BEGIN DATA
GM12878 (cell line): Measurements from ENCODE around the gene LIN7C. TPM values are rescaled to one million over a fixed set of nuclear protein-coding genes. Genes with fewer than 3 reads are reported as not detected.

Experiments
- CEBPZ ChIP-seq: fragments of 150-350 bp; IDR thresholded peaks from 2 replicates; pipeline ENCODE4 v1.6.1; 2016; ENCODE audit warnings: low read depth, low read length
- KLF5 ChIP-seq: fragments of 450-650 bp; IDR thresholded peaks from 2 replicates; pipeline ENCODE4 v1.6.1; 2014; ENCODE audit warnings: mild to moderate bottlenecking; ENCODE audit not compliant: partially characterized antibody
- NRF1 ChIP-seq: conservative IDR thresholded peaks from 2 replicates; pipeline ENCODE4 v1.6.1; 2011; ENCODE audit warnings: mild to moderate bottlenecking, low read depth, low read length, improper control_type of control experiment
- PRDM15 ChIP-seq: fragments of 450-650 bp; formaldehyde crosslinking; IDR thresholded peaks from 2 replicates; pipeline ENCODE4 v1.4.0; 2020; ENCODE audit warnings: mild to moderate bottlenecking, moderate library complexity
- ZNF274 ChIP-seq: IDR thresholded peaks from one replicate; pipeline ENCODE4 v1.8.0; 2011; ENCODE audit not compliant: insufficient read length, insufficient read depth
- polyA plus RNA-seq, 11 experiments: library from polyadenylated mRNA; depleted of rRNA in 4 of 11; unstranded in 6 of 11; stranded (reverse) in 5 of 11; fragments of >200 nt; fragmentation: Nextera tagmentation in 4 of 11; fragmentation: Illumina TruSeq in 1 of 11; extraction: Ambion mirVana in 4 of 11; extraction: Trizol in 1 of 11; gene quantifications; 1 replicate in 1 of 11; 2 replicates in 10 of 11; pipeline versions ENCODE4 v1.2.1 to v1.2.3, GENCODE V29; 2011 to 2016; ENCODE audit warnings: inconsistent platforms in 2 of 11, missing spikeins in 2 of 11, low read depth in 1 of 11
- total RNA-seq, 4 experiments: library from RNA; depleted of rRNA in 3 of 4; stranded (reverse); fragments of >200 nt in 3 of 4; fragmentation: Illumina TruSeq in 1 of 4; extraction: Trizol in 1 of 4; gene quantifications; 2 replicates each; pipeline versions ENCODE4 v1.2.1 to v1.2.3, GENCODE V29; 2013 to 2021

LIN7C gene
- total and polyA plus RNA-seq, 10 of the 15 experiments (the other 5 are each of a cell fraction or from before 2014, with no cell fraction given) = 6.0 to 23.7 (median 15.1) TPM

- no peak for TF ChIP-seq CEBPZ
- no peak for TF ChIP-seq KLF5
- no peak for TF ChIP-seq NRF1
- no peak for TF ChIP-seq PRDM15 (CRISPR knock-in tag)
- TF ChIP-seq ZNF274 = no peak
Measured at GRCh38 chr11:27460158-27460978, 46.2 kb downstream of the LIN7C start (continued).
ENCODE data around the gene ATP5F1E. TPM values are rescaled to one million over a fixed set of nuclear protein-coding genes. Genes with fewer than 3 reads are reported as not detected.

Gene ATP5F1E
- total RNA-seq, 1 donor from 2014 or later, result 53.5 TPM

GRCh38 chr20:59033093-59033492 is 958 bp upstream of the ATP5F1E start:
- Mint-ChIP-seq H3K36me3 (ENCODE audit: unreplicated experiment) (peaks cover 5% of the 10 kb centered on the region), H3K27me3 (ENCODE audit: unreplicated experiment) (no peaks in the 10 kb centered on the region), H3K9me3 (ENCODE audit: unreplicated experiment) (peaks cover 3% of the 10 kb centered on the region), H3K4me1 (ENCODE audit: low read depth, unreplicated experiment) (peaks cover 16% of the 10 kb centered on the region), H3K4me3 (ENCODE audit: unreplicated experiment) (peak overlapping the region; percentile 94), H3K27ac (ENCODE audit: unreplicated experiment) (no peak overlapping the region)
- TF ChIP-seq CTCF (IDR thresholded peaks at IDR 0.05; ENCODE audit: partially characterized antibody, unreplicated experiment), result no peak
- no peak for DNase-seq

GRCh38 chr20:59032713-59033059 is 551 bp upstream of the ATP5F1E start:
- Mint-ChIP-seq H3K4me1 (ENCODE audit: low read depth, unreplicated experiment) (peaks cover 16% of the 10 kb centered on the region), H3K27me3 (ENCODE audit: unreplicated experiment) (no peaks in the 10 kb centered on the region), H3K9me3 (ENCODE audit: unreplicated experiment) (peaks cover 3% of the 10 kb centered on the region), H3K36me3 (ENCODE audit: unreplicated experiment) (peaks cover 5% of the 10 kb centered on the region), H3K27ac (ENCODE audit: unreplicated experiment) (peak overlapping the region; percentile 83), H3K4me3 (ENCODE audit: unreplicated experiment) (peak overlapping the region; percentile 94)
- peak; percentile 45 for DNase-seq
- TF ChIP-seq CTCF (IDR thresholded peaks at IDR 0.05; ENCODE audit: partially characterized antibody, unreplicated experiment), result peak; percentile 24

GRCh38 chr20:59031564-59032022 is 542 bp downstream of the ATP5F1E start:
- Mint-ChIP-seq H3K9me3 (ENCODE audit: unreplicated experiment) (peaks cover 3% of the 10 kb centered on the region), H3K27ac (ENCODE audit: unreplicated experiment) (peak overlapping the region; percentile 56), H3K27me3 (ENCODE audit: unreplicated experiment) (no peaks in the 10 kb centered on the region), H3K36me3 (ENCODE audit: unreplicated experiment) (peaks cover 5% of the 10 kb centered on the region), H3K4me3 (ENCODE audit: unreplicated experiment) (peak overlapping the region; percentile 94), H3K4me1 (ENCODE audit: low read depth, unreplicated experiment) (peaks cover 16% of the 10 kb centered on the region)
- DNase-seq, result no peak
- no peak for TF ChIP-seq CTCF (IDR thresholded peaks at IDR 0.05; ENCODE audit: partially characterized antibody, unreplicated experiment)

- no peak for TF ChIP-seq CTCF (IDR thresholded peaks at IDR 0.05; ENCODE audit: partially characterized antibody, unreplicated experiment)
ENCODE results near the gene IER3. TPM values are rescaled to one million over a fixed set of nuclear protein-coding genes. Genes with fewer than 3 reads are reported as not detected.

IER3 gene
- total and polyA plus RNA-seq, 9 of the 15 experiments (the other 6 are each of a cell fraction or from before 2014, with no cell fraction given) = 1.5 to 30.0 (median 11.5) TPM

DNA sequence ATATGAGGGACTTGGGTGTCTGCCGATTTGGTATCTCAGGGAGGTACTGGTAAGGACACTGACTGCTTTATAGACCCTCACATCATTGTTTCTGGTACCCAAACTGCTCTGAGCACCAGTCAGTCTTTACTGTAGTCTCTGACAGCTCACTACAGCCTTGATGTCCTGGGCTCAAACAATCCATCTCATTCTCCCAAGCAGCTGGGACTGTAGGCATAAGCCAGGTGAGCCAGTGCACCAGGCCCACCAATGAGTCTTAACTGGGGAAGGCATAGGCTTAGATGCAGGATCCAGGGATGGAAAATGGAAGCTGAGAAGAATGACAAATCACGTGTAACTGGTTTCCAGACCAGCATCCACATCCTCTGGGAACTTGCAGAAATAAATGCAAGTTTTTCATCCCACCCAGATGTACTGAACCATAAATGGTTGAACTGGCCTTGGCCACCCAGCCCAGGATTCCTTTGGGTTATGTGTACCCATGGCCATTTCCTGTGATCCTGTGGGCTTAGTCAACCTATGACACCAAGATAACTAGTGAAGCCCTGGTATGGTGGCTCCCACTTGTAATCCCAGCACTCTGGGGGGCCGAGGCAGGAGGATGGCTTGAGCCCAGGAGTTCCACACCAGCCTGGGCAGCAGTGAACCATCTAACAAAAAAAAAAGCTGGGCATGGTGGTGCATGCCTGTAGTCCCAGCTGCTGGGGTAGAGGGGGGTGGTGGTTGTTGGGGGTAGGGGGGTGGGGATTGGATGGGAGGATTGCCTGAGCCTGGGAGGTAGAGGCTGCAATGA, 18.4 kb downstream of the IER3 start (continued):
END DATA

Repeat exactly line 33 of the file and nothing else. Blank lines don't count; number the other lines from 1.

- no peak for TF ChIP-seq CTCF (IDR thresholded peaks at IDR 0.05; ENCODE audit: partially characterized antibody, unreplicated experiment)